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Atesh

Atesh climbs to his feet, shaking. Most of the shielding still glows, and he can hear little ticking sounds as it cools, scattered wide across a dark plain. His arms and legs sting, sleeves torn, exposed skin scraped and powdered by the air bags that saved him from impact. Nothing seems to be broken, though. Not that he can feel.

He looks up, automatically, though he knows there’s nothing to see. He takes a few wobbly steps toward the remains of his cockpit: crushed supplies, cracked and empty water tank, busted radio that hadn’t worked in weeks anyway.

“Welp,” he says.

Atesh

He’s long since passed terminal velocity, and the shielding glows day and night with air-compression heat. This far down the pit it’s the only light. He is still falling.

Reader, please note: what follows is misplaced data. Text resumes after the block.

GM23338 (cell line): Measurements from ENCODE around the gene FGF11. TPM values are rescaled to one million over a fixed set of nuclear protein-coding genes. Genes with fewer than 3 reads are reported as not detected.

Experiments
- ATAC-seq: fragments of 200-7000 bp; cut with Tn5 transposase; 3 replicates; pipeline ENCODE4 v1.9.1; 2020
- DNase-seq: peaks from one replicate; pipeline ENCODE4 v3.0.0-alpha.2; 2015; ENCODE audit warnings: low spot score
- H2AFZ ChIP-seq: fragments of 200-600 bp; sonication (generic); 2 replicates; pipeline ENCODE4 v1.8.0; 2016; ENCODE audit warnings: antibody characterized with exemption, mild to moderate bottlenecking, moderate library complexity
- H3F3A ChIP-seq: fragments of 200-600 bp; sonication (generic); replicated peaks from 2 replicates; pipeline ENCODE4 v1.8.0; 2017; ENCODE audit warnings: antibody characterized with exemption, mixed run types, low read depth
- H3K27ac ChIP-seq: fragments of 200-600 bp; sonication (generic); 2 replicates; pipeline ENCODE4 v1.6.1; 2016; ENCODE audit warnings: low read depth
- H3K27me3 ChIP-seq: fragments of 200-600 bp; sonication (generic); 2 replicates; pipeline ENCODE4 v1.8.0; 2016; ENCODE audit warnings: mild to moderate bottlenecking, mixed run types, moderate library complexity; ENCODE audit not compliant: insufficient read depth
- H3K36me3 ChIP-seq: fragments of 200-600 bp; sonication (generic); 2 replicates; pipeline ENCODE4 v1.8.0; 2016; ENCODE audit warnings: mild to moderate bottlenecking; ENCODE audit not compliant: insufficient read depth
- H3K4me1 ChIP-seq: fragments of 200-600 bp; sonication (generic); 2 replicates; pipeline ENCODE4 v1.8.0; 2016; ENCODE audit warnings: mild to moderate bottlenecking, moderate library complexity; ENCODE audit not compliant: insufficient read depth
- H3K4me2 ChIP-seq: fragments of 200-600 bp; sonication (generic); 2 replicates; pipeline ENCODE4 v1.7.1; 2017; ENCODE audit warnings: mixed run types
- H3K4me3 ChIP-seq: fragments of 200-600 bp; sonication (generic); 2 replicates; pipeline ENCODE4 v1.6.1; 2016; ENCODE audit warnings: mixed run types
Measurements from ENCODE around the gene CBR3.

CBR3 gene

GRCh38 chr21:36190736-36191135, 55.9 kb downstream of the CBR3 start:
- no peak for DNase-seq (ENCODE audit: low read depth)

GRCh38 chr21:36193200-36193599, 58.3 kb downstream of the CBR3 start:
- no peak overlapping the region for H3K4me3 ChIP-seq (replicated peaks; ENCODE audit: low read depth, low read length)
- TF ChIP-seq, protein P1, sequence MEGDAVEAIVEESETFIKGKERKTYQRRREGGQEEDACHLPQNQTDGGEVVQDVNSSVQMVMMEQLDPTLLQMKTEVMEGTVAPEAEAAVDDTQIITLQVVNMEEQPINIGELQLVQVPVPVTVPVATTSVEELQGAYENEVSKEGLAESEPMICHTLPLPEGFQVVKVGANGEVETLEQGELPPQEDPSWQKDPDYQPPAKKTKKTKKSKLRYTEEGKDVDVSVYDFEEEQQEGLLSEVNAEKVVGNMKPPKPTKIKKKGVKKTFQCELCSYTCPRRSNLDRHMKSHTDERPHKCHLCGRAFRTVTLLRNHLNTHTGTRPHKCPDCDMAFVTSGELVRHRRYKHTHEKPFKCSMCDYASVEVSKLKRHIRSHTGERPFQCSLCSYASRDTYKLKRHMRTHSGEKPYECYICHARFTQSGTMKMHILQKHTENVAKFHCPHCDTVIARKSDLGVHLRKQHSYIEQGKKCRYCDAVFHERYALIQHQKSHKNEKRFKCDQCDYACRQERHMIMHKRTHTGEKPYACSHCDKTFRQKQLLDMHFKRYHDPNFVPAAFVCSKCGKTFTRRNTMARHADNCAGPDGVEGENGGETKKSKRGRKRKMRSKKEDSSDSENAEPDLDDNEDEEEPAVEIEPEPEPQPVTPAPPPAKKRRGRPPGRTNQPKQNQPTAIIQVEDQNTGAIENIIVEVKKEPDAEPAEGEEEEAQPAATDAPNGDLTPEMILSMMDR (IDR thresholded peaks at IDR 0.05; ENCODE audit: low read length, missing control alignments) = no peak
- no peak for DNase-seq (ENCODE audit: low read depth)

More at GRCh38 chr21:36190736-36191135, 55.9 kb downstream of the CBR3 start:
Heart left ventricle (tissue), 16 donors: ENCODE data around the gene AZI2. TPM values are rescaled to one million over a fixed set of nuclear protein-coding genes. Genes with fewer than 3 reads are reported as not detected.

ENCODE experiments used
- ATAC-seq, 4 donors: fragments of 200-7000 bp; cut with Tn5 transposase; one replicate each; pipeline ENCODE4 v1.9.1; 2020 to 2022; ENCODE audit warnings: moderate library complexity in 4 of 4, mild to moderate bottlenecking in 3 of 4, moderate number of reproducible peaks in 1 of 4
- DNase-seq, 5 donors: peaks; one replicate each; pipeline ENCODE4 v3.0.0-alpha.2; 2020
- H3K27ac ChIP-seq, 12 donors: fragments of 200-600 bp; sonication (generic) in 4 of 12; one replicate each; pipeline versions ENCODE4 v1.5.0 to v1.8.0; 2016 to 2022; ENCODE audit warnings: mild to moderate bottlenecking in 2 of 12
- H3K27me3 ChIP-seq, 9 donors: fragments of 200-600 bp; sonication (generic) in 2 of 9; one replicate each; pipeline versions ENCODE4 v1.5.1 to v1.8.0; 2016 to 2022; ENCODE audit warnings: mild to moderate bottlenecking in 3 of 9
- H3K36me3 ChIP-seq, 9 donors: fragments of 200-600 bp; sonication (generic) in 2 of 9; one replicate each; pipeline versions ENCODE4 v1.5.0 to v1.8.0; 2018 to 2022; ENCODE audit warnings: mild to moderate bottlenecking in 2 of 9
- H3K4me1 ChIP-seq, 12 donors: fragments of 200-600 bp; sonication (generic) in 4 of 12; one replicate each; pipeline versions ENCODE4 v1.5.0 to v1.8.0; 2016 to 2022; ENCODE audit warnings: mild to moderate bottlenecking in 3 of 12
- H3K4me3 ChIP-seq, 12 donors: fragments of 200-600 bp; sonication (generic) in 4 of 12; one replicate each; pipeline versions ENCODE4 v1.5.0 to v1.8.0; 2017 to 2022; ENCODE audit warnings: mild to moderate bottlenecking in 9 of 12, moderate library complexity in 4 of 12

Cramped into his tiny cabin, he measures the radio lag in seconds. “You can still turn around,” pleads HQ. “You’re not past the retrieval horizon yet, Atesh.”

“I dive until I stop,” he says, checking the gyroscope status lights. “That was the mission. This is the deal.”

“Everything we know about physics—it has to end sometime. It can’t actually be bottomless!”

But what if it is. What if it is?

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